///2009 Abstract Details
2009 Abstract Details2019-08-03T15:55:31-06:00

Parturients with Tetralogy of Fallot: a case series

Abstract Number: 99
Abstract Type: Case Report/Case Series

Cathleen L. Peterson-Layne PhD, MD1 ; Terrence K. Allen MBBS, FRCA2; Holly A. Muir MD3

The congenital cardiac defect Tetralogy of Fallot (TOF) has been successfully managed to allow for survival to child bearing age. This is a case series of parturients with TOF who delivered at our tertiary care birthing center over the past decade. After IRB approval, patients were identified from the obstetric and cardiology databases; their medical records, paper and electronic, within our health system were reviewed. Of the 8 patients identified to date, accounting for 9 deliveries, all underwent corrective surgery in childhood. These patients were managed by a multidisciplinary team including maternal fetal medicine specialists, obstetric anesthesiologists, and cardiologists specializing in adult congenital defects.

Maternal co-morbidities included one patient who had a documented NSTEMI twelve months prior to delivery; she also smoked. All of our patients reported activities for daily living consistent with a NY Heart Class 1 or 2. Antenatal investigations included multiple ECHOs, EKGs, and in select cases cardiac MRIs. The most common cardiac abnormalities were RBBB and elevated RV pressures ranging from 35 - 50 mmHG by the ECHO recorded closest to the time preceding delivery; peak gradients across the PV ranged from 20 - 37 mmHg.

The modes of delivery varied - spontaneous vaginal (4), assisted vaginal (2), and Cesarean delivery, both elective (2) and emergent (1). Each laboring patient had epidural or combined spinal-epidural analgesia; general anesthesia was given after a failed epidural top up for an emergent Cesarean for fetal bradycardia. All fetuses were term except for one delivered at 34 weeks due to concern for uncontrolled fetal tachycardia. There were no maternal complications in spite of their elevated risks for arrhythmias, heart failure, ischemia, and venous thromboembolism. One patient required a blood transfusion secondary to instrumental delivery. None of these patients required invasive hemodynamic monitoring. The patient who received general anesthesia was observed in the ICU post-operatively; all others were managed on the labor ward.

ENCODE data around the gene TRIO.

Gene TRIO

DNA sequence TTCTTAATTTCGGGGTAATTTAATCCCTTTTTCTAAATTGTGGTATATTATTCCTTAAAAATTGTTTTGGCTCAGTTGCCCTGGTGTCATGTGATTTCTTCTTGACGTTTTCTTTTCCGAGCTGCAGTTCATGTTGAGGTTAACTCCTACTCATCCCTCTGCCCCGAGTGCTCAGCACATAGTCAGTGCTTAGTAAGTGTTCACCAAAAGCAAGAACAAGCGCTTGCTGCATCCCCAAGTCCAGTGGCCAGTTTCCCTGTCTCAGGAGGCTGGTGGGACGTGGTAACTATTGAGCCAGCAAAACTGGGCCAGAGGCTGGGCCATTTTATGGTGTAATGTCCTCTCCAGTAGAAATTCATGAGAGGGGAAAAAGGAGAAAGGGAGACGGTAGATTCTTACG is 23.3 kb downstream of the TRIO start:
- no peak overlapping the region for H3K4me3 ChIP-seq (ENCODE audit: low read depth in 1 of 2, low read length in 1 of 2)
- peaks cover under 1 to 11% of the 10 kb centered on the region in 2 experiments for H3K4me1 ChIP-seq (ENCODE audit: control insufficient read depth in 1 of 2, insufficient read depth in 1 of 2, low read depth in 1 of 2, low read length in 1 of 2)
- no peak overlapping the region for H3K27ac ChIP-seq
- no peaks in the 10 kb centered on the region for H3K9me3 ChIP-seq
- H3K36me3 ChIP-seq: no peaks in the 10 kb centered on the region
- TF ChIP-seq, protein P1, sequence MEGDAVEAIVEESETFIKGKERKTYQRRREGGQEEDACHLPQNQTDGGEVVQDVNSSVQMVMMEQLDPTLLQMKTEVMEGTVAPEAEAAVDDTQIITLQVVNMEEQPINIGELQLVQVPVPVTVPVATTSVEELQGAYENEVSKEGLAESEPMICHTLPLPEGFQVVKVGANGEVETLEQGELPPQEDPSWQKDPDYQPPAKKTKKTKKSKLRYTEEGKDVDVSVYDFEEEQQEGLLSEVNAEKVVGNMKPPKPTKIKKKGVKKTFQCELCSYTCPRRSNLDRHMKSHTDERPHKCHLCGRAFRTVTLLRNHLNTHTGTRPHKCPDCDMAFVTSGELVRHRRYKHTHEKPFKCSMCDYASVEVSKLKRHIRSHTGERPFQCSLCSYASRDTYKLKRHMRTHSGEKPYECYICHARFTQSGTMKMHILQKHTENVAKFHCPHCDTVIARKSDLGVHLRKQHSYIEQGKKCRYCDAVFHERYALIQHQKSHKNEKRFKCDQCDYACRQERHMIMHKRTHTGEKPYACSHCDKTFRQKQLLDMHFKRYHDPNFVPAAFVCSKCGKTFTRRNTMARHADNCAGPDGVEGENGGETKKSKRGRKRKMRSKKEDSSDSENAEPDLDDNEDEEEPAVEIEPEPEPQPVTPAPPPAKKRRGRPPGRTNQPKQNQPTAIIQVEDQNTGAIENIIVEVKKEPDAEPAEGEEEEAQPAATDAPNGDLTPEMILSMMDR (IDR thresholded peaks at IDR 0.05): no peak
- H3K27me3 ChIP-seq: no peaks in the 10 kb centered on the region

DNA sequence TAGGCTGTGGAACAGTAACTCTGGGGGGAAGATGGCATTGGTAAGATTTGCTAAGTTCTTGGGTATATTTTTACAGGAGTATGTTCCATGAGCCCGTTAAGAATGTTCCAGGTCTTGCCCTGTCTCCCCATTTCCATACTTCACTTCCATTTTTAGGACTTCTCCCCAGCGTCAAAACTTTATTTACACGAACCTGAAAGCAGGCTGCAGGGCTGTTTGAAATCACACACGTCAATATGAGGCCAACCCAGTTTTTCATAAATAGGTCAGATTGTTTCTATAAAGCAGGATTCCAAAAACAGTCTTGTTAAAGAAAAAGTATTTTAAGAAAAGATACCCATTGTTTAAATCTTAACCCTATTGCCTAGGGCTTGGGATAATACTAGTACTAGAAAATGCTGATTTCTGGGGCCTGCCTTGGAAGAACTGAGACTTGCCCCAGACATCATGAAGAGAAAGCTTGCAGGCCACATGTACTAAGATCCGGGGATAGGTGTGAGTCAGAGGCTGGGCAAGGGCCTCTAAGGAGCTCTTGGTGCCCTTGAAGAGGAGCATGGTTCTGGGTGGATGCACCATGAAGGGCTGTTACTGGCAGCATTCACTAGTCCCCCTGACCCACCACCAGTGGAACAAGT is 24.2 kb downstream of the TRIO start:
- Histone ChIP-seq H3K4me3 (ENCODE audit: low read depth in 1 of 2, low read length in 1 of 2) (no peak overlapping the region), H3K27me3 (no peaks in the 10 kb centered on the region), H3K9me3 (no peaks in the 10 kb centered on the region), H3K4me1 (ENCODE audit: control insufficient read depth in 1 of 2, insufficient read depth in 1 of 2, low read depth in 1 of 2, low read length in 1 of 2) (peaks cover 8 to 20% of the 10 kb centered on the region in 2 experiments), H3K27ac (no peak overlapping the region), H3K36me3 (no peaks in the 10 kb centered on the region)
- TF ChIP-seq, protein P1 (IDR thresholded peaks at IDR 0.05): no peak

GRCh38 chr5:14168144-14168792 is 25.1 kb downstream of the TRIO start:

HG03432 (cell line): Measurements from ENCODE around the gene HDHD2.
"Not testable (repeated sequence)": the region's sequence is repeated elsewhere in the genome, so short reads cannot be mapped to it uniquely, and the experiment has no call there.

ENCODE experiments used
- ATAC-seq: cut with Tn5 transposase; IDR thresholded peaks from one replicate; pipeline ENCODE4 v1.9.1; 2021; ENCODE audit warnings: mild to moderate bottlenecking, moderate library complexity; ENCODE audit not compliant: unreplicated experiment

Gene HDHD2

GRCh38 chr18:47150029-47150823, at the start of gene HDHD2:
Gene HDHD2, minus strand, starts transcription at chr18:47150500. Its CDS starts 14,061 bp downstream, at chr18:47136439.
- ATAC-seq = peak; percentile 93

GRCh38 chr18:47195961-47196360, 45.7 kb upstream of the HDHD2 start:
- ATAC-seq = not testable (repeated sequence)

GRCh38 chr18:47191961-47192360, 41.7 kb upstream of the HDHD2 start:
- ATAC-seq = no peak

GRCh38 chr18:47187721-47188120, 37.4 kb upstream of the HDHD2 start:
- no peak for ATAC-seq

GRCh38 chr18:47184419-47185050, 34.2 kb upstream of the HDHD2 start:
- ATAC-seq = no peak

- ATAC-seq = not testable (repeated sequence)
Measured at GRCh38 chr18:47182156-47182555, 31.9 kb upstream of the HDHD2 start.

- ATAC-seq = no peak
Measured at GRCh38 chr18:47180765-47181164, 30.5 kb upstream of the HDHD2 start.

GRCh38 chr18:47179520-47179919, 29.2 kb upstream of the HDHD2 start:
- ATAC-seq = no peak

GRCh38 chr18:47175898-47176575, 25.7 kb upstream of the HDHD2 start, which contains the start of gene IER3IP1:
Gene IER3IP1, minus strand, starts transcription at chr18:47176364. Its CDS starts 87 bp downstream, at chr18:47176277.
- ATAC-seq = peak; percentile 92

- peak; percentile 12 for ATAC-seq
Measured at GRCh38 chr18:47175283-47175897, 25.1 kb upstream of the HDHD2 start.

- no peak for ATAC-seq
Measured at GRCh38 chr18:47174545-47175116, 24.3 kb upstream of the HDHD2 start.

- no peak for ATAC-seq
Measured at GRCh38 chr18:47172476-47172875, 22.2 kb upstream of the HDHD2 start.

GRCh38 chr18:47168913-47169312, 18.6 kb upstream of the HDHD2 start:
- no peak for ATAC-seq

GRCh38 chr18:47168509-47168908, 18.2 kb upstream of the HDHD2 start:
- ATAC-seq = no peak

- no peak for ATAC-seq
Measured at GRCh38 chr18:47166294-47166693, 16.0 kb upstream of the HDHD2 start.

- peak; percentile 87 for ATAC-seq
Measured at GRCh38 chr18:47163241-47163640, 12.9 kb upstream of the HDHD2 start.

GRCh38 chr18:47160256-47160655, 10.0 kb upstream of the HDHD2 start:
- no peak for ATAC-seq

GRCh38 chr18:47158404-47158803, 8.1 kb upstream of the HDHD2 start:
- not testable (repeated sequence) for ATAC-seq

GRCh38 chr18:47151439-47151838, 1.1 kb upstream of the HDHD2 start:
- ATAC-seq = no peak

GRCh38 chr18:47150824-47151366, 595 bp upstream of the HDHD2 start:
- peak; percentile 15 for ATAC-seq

One fetus had TOF and another significant congenital arrhythmia, each diagnosed by fetal ECHO. One fetus had a physical anomaly of a single missing toe. All others in our series were healthy.

In summary, at our tertiary care center all of the identified parturients with TOF had corrective surgery. The management was multidisciplinary and included frequent reassessment of the hemodynamic status throughout the pregnancy. Based on this case series, patients with corrective TOF tolerate pregnancy well and do not require a specific mode of delivery. To attenuate the associated hemodynamic changes of labor and delivery, early epidural analgesia during labor and delivery is advocated.

SOAP 2009